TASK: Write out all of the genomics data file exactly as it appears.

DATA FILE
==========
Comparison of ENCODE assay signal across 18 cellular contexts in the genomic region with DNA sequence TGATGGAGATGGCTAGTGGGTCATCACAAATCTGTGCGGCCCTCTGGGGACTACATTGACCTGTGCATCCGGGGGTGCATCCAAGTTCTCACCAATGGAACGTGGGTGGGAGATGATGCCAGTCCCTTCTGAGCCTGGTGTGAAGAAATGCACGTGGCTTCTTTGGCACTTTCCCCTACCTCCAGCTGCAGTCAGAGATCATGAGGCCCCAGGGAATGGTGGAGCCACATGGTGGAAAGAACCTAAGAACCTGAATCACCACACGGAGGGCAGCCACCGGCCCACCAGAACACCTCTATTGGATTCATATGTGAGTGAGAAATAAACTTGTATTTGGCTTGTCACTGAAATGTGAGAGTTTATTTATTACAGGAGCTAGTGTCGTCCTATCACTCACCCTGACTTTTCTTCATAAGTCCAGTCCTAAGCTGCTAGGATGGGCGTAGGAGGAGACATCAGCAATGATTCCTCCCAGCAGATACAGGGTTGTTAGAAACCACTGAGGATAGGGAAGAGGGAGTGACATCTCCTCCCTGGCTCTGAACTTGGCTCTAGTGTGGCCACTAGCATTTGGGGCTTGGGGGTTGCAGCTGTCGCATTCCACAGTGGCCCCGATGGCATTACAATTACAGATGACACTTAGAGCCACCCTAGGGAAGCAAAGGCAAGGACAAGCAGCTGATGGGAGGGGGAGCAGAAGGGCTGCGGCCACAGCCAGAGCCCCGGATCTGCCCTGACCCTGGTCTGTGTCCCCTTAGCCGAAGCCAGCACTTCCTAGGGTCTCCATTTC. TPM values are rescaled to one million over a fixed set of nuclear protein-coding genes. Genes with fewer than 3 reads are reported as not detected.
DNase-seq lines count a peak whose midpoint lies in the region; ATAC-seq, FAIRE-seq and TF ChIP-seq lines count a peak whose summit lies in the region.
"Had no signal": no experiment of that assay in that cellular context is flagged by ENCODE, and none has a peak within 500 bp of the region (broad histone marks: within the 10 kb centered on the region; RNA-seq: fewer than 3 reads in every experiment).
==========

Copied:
Comparison of ENCODE assay signal across 18 cellular contexts in the genomic region with DNA sequence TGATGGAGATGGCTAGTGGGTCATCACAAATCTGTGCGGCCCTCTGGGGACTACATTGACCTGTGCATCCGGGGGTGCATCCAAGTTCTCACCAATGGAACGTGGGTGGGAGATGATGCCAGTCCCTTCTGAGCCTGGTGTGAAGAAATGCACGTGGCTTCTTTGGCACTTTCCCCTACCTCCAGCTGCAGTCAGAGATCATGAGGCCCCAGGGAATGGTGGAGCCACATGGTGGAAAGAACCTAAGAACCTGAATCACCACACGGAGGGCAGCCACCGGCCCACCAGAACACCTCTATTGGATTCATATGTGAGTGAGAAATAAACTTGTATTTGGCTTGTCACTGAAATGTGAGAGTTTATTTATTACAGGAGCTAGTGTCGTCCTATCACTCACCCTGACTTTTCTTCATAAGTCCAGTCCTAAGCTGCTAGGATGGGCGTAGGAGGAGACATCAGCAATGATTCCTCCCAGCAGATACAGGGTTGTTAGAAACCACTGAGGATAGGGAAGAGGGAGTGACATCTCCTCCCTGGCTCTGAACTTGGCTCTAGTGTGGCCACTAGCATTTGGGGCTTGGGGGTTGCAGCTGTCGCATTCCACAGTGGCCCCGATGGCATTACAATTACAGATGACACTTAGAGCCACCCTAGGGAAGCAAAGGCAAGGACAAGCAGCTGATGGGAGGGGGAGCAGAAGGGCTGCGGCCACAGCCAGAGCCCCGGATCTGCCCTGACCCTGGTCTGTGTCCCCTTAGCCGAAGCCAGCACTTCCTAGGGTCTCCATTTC. TPM values are rescaled to one million over a fixed set of nuclear protein-coding genes. Genes with fewer than 3 reads are reported as not detected.
DNase-seq lines count a peak whose midpoint lies in the region; ATAC-seq, FAIRE-seq and TF ChIP-seq lines count a peak whose summit lies in the region.
"Had no signal": no experiment of that assay in that cellular context is flagged by ENCODE, and none has a peak within 500 bp of the region (broad histone marks: within the 10 kb centered on the region; RNA-seq: fewer than 3 reads in every experiment).